Please use this identifier to cite or link to this item: https://ahro.austin.org.au/austinjspui/handle/1/24808
Title: Integration of Inpatient and Residential Care In-Reach Service Model and Hospital Resource Utilization: A Retrospective Audit.
Austin Authors: Kwa, Jie-Min;Storer, Megan ;Ma, Ronald ;Yates, Paul A 
Affiliation: Geriatric Medicine
Business Intelligence
Medicine (University of Melbourne)
Issue Date: 11-Sep-2020
metadata.dc.date: 2020-09-11
Publication information: Journal of the American Medical Directors Association 2020; online first: 11 September
Abstract: In parts of Australia, Residential In-Reach (RIR) services have been implemented to treat residential aged care (RAC) residents for acute conditions in their place of residence to avoid preventable hospital presentation. Our service was initiated in 2009 and restructured in 2014. We compared acute healthcare resource utilization (RIR activity and emergency hospital presentations) by RAC residents under 2 RIR models of care. Acute RAC RIR service model of care was changed from existing nurse/emergency physician-led service to nurse/geriatrician-led service and incorporate inpatient liaison nurse consultant into the team. RAC episodes and hospital presentations from a single tertiary referral hospital and its associated RAC RIR service. Retrospective audit comparing RIR activity, hospital presentations, and associated costs from 2 12-month periods, prior to and postimplementation. Data were expressed as a proportion of the total number of RAC beds in the hospital RIR catchment. After implementation of the new model of care, RIR episodes of care increased from 589 to 985 (15.3 vs 24.7 episodes/100 RAC beds, P < .001). Emergency department (ED) presentations fell from 1616 to 1478 (41.9 vs 37.2 presentations/100 RAC beds, P < .001). There were fewer unplanned ED presentations by RIR patients (2.4% vs 0.8%, = 0.03) and fewer 28-day ED re-presentations (16.8% vs 13.7%, P = .01) under the new model of care. ED cost [$AUD 30,830 vs $28,030/100 RAC beds ($USD 21,344 vs $19,407), P < .001] and inpatient admission costs [$145,607 vs $117,531/100 RAC beds ($USD 100,814 vs $81,380), P < .001] were each lower in the second period. In the 12 months following implementation of the new model of care, an increase in RIR activity, and a decrease in ED presentations was observed. Further research is necessary to validate these retrospective findings and better evaluate clinical outcomes and consumer satisfaction of the service.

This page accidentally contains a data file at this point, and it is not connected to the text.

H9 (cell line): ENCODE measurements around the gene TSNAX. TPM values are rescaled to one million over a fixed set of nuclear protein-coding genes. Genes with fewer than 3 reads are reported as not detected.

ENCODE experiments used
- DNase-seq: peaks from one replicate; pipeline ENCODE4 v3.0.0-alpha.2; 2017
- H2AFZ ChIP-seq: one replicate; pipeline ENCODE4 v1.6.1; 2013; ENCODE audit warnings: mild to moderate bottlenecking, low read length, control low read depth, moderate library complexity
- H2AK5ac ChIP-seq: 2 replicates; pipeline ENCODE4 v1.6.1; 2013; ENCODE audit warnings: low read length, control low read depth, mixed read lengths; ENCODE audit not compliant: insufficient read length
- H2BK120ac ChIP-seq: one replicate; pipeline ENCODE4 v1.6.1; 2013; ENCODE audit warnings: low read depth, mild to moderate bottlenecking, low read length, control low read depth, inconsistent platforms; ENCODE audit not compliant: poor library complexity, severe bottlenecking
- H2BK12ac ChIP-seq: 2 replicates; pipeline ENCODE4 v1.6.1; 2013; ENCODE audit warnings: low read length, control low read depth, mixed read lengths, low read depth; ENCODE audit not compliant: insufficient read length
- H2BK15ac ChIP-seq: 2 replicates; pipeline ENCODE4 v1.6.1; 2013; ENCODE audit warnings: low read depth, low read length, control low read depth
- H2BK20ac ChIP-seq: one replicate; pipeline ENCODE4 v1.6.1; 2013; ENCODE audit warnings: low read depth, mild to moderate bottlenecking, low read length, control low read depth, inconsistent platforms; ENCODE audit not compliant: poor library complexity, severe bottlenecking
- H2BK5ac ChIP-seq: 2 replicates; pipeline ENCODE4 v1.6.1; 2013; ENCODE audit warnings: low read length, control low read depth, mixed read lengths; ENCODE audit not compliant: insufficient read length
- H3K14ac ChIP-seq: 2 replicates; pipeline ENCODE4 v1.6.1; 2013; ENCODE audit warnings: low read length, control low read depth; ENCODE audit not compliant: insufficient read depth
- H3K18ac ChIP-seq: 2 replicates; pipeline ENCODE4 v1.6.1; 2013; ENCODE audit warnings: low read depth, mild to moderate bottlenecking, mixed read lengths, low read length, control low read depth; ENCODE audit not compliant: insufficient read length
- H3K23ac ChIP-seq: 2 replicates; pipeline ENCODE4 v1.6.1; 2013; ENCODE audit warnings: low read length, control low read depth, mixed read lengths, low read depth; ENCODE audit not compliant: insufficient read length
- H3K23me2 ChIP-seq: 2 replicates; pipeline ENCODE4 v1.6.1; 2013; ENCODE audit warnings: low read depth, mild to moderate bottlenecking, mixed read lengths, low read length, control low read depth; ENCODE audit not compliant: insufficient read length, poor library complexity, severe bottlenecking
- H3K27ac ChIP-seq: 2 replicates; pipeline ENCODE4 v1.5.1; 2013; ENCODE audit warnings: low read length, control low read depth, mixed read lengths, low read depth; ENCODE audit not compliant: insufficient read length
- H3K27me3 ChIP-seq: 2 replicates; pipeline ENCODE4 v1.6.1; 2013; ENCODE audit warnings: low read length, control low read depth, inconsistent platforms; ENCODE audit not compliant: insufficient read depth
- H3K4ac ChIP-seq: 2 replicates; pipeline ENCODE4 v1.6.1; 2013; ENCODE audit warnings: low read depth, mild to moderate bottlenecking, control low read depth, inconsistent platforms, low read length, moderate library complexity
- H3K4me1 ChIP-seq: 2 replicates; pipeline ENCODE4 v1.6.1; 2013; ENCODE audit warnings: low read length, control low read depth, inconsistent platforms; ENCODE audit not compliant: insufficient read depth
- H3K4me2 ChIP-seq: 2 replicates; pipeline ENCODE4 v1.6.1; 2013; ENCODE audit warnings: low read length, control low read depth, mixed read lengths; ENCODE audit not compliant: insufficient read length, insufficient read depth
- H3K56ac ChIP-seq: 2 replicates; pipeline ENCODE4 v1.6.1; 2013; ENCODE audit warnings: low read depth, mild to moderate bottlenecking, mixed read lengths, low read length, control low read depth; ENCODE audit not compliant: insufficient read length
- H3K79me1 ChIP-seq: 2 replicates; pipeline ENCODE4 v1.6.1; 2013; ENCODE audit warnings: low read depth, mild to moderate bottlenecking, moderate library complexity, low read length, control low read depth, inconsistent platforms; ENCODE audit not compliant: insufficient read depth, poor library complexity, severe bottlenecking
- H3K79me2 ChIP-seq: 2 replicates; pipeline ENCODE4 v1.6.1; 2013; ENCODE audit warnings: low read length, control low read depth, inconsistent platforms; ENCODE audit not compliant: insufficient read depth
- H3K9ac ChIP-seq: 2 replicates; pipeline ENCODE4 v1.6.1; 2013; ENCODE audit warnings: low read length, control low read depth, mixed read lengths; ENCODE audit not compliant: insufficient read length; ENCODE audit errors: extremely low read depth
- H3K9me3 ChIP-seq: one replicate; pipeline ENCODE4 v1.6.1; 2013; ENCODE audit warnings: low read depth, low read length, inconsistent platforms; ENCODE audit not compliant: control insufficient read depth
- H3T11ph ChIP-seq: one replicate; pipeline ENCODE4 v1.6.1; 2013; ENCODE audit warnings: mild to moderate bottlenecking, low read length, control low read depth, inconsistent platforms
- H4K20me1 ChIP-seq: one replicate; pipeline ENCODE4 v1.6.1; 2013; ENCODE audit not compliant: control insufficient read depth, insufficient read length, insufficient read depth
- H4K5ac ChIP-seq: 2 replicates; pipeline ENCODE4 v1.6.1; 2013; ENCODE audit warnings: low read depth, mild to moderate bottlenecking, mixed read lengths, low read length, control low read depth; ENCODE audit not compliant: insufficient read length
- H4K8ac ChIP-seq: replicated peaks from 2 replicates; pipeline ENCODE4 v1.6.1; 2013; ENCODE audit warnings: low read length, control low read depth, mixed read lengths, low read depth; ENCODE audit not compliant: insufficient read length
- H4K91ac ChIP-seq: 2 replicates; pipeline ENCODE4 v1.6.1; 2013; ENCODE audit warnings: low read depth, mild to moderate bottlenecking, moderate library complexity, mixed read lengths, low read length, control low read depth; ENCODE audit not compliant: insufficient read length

URI: https://ahro.austin.org.au/austinjspui/handle/1/24808
DOI: 10.1016/j.jamda.2020.07.015
PubMed URL: 32928658
Type: Journal Article
Subjects: Residential aged care
emergency department
in reach hospital in the nursing home
nursing home
Appears in Collections:Journal articles

Show full item record

Page view(s)

30
checked on May 14, 2021

Google ScholarTM

Check


Items in AHRO are protected by copyright, with all rights reserved, unless otherwise indicated.